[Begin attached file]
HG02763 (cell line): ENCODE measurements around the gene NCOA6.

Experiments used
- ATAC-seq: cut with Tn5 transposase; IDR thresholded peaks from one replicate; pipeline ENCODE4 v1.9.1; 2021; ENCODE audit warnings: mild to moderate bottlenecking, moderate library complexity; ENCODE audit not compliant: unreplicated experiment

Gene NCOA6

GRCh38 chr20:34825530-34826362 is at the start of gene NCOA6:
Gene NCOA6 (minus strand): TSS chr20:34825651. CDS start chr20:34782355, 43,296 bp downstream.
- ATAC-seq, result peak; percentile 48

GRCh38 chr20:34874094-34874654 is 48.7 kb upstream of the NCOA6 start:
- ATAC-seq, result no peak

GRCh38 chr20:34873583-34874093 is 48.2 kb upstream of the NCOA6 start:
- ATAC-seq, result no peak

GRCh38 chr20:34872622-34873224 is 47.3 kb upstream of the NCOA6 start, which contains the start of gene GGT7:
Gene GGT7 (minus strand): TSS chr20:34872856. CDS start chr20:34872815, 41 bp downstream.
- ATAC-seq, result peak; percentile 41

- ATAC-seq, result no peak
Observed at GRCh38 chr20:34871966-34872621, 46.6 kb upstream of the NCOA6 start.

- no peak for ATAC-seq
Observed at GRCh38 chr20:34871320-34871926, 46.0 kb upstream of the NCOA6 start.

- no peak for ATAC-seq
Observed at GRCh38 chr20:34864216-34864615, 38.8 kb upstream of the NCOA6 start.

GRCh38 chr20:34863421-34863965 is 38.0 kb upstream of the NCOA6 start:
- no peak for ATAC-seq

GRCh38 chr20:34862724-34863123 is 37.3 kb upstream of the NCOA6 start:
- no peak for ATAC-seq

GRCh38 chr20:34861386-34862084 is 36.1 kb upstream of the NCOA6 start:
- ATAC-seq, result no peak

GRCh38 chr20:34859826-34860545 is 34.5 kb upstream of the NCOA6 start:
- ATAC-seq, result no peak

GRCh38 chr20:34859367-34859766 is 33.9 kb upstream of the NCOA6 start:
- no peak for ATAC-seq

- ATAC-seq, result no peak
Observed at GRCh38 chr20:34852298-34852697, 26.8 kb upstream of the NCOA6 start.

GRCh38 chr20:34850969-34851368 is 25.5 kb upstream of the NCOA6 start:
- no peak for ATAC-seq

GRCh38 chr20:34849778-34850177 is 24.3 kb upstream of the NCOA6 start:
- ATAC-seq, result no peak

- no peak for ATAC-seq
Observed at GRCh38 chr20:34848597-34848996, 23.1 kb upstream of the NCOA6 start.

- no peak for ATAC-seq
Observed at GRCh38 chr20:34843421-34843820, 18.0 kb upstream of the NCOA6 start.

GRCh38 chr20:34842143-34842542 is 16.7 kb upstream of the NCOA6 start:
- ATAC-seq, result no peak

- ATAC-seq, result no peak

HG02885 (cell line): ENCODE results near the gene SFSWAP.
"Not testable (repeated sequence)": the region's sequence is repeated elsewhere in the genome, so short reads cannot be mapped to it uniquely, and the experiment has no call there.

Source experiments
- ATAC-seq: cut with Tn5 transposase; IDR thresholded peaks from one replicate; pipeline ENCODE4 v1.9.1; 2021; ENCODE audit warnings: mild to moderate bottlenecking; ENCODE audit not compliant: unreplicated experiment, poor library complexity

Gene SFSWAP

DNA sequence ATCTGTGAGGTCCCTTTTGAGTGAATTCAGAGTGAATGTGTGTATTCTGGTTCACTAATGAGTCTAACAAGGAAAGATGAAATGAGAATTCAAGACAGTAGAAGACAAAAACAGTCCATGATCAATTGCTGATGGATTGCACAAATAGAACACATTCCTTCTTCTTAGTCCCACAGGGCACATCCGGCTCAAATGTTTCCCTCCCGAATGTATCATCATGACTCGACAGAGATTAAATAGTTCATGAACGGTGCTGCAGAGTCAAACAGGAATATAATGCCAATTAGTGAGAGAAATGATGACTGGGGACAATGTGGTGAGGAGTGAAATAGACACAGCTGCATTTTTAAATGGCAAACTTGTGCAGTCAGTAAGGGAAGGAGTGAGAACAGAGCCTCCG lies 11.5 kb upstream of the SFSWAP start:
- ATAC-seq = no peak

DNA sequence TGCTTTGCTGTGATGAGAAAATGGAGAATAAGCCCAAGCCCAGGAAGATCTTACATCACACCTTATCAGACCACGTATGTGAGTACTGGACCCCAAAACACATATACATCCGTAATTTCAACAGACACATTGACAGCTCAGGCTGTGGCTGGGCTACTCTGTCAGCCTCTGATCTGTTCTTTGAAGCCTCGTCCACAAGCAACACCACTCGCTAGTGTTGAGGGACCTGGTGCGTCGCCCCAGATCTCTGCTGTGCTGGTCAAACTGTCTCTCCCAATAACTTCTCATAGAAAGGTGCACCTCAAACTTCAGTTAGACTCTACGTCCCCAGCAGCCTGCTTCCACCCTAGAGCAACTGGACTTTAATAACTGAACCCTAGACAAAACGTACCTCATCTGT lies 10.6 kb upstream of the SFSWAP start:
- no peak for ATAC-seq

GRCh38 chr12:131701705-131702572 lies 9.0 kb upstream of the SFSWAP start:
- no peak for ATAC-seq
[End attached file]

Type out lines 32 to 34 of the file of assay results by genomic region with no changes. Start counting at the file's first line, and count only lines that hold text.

Observed at GRCh38 chr20:34852298-34852697, 26.8 kb upstream of the NCOA6 start.

GRCh38 chr20:34850969-34851368 is 25.5 kb upstream of the NCOA6 start:
- no peak for ATAC-seq